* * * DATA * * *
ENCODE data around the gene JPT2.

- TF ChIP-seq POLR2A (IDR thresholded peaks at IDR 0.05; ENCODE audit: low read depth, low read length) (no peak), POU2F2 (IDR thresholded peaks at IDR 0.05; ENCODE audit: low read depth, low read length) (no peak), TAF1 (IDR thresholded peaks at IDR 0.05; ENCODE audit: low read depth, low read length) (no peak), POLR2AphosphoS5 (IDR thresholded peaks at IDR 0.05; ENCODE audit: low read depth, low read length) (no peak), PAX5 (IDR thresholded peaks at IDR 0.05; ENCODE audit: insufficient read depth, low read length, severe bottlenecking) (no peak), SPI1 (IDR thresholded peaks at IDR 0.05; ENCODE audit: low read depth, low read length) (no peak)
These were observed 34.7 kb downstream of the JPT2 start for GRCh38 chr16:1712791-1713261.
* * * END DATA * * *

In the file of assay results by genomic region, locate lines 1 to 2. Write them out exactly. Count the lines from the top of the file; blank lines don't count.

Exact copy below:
ENCODE data around the gene JPT2.

- TF ChIP-seq POLR2A (IDR thresholded peaks at IDR 0.05; ENCODE audit: low read depth, low read length) (no peak), POU2F2 (IDR thresholded peaks at IDR 0.05; ENCODE audit: low read depth, low read length) (no peak), TAF1 (IDR thresholded peaks at IDR 0.05; ENCODE audit: low read depth, low read length) (no peak), POLR2AphosphoS5 (IDR thresholded peaks at IDR 0.05; ENCODE audit: low read depth, low read length) (no peak), PAX5 (IDR thresholded peaks at IDR 0.05; ENCODE audit: insufficient read depth, low read length, severe bottlenecking) (no peak), SPI1 (IDR thresholded peaks at IDR 0.05; ENCODE audit: low read depth, low read length) (no peak)